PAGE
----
Dunera Lives: A Visual History, Monash University Publishing, Melbourne, 2018
In July 1940, around 2000 refugees, most of whom were Jewish and from Germany or Austria, were sent from Britain to Australia on the HMT Dunera. The story of the “Dunera boys” is an intrinsic part of the history of Australia in the Second World War and in its aftermath. The injustice these men suffered in internment camps at Hay, Tatura and Orange is well known. Less familiar is the tale of what happened to them afterwards.
This book tells that story primarily through images. The images, beautiful and powerful, reveal tales of struggle, sadness, transcendence, and creativity, and describe the lives of these men and of the society in which they lived, first as prisoners and then as free men. A contribution to the history of Australia, to the history of migrants and migration, and to the history of human rights, this book helps to tell a story the full dimensions and complexity of which have never been described. (blurb)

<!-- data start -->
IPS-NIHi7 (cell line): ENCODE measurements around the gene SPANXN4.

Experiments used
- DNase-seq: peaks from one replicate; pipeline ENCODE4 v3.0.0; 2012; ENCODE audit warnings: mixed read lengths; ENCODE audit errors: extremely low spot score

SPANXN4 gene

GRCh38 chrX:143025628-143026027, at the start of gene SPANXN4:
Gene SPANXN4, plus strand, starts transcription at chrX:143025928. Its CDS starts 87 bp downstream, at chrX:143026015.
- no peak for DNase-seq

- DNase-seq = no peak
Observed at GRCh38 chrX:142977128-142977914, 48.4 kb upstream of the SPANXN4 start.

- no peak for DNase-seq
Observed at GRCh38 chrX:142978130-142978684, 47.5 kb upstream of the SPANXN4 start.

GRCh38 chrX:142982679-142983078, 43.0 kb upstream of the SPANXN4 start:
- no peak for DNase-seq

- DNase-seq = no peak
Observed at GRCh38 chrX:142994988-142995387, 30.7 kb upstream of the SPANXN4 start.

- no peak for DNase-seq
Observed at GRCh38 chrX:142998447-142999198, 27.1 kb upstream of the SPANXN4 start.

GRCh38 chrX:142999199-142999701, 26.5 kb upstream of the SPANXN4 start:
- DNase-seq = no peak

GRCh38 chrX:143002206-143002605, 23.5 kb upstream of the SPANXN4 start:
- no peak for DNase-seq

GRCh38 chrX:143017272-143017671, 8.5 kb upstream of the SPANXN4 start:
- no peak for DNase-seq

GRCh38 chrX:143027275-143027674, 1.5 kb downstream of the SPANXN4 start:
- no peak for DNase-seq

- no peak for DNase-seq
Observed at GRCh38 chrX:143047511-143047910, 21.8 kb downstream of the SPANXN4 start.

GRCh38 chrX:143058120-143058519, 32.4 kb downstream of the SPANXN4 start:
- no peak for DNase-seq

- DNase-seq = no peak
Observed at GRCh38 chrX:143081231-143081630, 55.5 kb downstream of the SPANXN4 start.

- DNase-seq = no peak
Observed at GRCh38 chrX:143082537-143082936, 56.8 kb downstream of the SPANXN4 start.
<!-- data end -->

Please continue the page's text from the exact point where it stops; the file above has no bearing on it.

The National Archives has some Dunera records. Jay Winter on Late Night Live with Phillip Adams. Review on UK blog, Kitchener Camp. Seumas Spark in Inside Story about Ken Inglis’s long involvement with the Dunera saga. Ken Inglis on Dunera in The Monthly, 2010.
Other Dunera material on the Honest History site can be found using our Search engine, with the search term ‘Dunera’. Similarly, for other material by Frank Bongiorno and Raimond Gaita, use our Search engine. Although the Dunera story is not just about Jews, see also our post on the (admirable) Holocaust exhibition at the Australian War Memorial.
12 July 2018 updated